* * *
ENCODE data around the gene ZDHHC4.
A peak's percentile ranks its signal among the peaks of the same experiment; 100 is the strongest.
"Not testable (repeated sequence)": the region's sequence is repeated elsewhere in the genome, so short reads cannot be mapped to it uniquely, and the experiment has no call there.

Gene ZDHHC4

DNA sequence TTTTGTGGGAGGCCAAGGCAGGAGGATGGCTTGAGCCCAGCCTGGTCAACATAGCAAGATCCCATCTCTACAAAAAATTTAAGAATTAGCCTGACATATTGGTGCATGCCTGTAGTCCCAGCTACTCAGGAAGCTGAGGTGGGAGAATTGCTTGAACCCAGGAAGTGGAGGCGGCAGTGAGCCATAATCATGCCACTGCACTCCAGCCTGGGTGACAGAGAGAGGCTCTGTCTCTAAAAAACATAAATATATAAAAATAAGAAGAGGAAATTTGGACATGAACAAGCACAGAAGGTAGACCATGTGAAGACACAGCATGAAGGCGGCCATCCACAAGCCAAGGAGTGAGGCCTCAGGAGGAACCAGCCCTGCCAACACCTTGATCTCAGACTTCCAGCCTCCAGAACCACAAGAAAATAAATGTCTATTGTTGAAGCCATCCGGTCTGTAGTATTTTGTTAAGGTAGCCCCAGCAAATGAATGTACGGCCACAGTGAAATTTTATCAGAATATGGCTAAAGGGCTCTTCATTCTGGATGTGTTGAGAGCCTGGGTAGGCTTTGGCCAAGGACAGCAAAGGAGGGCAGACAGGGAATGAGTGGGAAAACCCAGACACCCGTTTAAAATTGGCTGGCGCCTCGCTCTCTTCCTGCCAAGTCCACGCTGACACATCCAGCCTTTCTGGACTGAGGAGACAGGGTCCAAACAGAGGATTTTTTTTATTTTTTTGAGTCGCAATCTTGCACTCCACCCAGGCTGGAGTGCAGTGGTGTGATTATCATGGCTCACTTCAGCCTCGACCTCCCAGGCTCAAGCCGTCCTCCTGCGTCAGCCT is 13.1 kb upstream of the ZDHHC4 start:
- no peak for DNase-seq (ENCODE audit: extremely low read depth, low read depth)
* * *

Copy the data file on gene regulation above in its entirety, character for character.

ENCODE data around the gene ZDHHC4.
A peak's percentile ranks its signal among the peaks of the same experiment; 100 is the strongest.
"Not testable (repeated sequence)": the region's sequence is repeated elsewhere in the genome, so short reads cannot be mapped to it uniquely, and the experiment has no call there.

Gene ZDHHC4

DNA sequence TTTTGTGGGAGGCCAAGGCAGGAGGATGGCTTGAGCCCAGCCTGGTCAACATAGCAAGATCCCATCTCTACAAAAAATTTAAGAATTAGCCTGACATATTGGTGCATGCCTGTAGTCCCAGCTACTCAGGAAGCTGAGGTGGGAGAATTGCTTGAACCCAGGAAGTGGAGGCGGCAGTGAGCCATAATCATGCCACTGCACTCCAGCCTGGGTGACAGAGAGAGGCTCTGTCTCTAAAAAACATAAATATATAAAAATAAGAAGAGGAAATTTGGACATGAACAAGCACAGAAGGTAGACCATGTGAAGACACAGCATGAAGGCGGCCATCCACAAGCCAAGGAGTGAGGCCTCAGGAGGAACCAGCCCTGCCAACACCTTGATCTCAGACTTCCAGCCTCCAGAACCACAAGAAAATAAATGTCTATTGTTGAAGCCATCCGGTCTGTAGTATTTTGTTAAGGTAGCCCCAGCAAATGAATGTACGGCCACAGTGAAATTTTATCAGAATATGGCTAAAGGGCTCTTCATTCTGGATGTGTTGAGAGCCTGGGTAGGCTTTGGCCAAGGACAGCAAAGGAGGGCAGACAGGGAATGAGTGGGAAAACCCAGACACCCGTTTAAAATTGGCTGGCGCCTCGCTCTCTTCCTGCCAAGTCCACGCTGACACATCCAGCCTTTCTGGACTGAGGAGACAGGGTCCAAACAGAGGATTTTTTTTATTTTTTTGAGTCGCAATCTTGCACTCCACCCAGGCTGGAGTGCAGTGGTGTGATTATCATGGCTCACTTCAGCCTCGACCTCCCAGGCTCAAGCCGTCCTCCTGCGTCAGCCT is 13.1 kb upstream of the ZDHHC4 start:
- no peak for DNase-seq (ENCODE audit: extremely low read depth, low read depth)